Over the years I have created custom surround sounds of my own for Premium Audio. This time I am going to do something a little bit different. In this post I will explain how to make your own custom surround sounds.
- Plan your system before purchasing equipment. Always measure twice to be sure it will all fit and will allow for the proper distance between you and your TV and speakers. What size speakers will you use? How many speakers? Will you have multiple elevations? If so, how many. How many subs will you use? Will you be using any pseudo subs?
- Acoustics play a key role in both surround sound and music. What is the shape of the room? Is their a vaulted ceiling? Is the room an open room? If so, can it be closed off to retain the sound in the room? For more information on how this all plays a crucial role in setting it all up check out this book: “Customize Your Home Theater: 5.1 channel to 15.2 channel surround sound.” I promise you the tips on this subject alone make the book worth purchasing.
- After reading the book listed in step 2 and reviewing our blog postings on surround sounds and reviewing our diagrams too, its time to decide which format you want or if you want to customize.
- More thought will then be needed to make sure it will work like you want. How many receivers will you need?
- After all of this preparation it’s finally time for the fun to begin! It’s time to wire it all up. I recommend placing the speakers where they need to be before connecting them to further visualize how it will all come together. Here are some items you may discover that you need that we carry in our store: speaker stands, cables and of course lots of speaker wire.
If customization is your decision then please read on for tips on how to do this. If you want to use one of our existing surround sounds that will work out nicely too! My personal favorite surround sounds are: 6.1, 8.2, 10.5.4 (coming soon), 22.4, and 30.4.4.
How to make your own custom surround sounds
If possible get all the speakers (not counting center channels and subs) to be the same size and brand for optimal tone. Or experiment some like I always have done. Remember the center channel (especially the front center channel) is the MOST IMPORTANT speaker for surround sound so don’t skimp on this. The same goes for the receiver(s). Your system is only as good as it’s weakest link. If you are going to have a weak link at all you can generally get away with it with the side left (SL) and side right (SR) speakers and possibly the middle center(s).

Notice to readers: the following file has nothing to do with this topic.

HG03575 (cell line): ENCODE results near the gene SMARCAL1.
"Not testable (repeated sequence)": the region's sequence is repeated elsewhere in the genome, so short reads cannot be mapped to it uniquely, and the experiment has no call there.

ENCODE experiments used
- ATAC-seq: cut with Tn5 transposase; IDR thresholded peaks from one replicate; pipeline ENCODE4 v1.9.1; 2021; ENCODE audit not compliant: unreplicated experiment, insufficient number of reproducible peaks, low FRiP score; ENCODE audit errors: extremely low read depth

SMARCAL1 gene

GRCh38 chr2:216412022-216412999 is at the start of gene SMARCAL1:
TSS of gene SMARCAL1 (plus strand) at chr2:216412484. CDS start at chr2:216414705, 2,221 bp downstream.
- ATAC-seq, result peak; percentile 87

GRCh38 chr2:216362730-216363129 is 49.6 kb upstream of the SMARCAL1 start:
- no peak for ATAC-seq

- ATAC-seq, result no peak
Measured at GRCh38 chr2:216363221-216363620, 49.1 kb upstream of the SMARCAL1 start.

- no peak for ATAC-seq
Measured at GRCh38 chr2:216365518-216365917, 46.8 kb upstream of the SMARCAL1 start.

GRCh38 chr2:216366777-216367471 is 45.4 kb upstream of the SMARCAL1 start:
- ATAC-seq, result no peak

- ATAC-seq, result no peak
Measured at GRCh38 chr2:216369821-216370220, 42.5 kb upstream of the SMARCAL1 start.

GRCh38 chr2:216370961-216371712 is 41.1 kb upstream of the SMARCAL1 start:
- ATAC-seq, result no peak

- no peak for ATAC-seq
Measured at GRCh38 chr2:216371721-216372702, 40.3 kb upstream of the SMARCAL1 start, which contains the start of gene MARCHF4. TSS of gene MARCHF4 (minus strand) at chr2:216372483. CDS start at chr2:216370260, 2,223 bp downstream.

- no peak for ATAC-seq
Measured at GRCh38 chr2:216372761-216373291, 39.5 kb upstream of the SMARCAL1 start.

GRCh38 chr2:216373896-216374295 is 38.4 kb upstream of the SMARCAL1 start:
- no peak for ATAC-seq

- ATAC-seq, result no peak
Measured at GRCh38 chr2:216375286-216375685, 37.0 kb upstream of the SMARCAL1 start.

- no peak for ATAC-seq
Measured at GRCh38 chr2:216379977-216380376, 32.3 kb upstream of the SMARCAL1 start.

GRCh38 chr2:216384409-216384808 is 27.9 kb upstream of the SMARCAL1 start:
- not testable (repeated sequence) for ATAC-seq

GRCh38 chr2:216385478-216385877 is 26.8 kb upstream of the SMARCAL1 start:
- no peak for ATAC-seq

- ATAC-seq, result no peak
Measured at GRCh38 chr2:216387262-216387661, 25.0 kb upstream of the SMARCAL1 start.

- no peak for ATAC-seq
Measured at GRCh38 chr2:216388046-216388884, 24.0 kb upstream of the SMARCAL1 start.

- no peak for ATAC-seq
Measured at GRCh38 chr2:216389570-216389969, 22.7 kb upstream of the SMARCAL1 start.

If you are going to go with different sized speakers I recommend using the larger ones at ear level and the smaller ones at ceiling height (if you choose to have multiple elevations). Depending on room size and how close you will be to the speakers you might even be able to use smaller speakers for surround sound speakers (which will allow you to save some money). Remember to place the speakers so that you sit in a circle of surround sound (or as close to a complete circle as possible based on the number of speakers used).
Here are the types of speakers to choose from: Front Speakers (left and right), Center Channel (front, middle at floor level, middle at ceiling height, and rear), Side Speakers, Rear Speakers (surround sound), Pseudo Subs and Powered Subs. It is up to you to choose which types to use and how many of them. After all of the speakers are appropriately placed it’s time to connect it all. If you run into any issues with audio or video not playing properly, check out this book for all the troubleshooting tips you will ever need. Remember Pseudo subs also can double as speaker stands, thus saving crucial floor space and the cost of buying speaker stands. Remember when figuring out how to make your own custom surround sounds that there is no bad one if the speakers are appropriately placed and everything has been connected the right way.
So now that I covered the basics lets get down to the most important part of all of this. What is your goal for your home theatre? Is it to be sitting in a room full of speakers to capture every sound from just about every corner of the room? If so, reconsider the 30.4.4 channel surround sound. Is it to simply tweak the industry standard 5.1 channel surround sound? If so, reconsider the 6.1 and 8.2 channel surround sounds. Maybe you just want another pair of front left and right speakers and or rear right and left speakers. If so, this can easily be accomplished with one (or possibly two) speaker selector boxes (switches) connected to your receiver(s). Maybe you think more sound should come from the middle of the room than I have previously covered with the two middle centers. If so, you could run additional speakers off the switch used for the side left and side right speakers. Personally I think that you will not find much sound there, however I have never tried it and until you test it you never really know.
Maybe the number of speakers is not what you want to experiment with. Instead perhaps you want to test out different angles and heights of the speakers. This could be beneficial to the accuracy of sound heard from the ceiling height speakers and possibly even from a middle elevation. Keep in mind that as you add more speakers you will most likely need more power to the speakers to allow you to hear them. Remember to never turn up any receivers volume beyond half way or it will damage the speakers and receiver (not to mention your hearing at high volumes). To further improve upon the sound heard from speakers I recommend the upcoming book on speaker stands that will be coming out soon from Premium Audio.
Whatever you decide to do, best of luck to you with your surround sound (custom or not). Have fun experimenting, building and testing it – I always do!